Sexual and reproductive healthcare utilization among women aged 40 to 49 in rural China
China's national family planning system is mainly directed toward women of early reproductive ages. Most studies of service provision focused on younger women, who almost all receive regular examinations. Little is known about service-seeking behavior among women of late reproductive ages.
This cross-sectional household survey interviewed 1,811 rural women aged 40 to 49 in seven provinces. We examined sexual and reproductive health, utilization of sexual and reproductive health services, and predictors of receiving a free gynecological examination in the past 2 years.
Educational levels were not high, and most women were rural farmers or housewives. More than one-fourth had migrated for work to big cities when they were younger. The mean frequency of sex in the last month was 3.6 times. Approximately 22.7% of women had not received a gynecological examination and 31.2% had not received any health education during the past 2 years. The first choice for where to seek services was township medical facilities (58.4%). On multivariate regression, age, education, migrant working experience, awareness of the need for intrauterine device removal after menopause, health education received, and attitude toward health examinations were significantly associated with receiving a gynecological examination in the past 2 years.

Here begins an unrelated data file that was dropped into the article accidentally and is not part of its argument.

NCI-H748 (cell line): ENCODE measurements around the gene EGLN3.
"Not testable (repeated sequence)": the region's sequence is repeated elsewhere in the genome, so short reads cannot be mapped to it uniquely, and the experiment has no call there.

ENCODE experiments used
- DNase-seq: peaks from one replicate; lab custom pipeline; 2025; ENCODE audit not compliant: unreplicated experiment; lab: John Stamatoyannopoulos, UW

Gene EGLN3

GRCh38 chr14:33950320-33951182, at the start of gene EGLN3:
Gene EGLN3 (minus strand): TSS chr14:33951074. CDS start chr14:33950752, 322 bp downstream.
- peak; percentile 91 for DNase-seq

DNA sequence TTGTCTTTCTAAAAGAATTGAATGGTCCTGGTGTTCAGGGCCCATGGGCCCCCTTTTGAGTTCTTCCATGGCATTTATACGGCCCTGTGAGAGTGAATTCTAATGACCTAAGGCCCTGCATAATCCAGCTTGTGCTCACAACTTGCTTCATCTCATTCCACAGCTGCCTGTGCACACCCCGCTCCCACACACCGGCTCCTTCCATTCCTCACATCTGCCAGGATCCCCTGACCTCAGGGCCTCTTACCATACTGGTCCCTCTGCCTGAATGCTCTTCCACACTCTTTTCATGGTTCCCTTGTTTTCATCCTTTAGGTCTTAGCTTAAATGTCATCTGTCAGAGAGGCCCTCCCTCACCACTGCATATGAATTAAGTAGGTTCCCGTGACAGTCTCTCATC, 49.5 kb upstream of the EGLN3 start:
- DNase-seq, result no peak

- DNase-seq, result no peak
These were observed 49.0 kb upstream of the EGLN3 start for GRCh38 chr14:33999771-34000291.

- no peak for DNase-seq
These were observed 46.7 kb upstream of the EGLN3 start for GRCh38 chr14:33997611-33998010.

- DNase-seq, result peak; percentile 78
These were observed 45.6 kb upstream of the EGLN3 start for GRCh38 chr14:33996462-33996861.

Women of late reproductive age in rural China are not receiving as regular care as younger women. This study identifies sociodemographic and health service correlates for service-seeking behavior, many of which are modifiable. Health services should pay greater attention to this group, including community-based efforts to encourage routine examinations and appropriate use of health services.
Document Type: Research Article
Affiliations: 1: School of Humanities and Social Sciences, Nanjing Youdian University, Nanjing, China 2: Institute for Environment and Spatial Analysis, University of North Georgia, Oakwood, GA 3: Department of Family and Community Medicine, University of California San Francisco, San Francisco, CA.
Publication date: October 1, 2016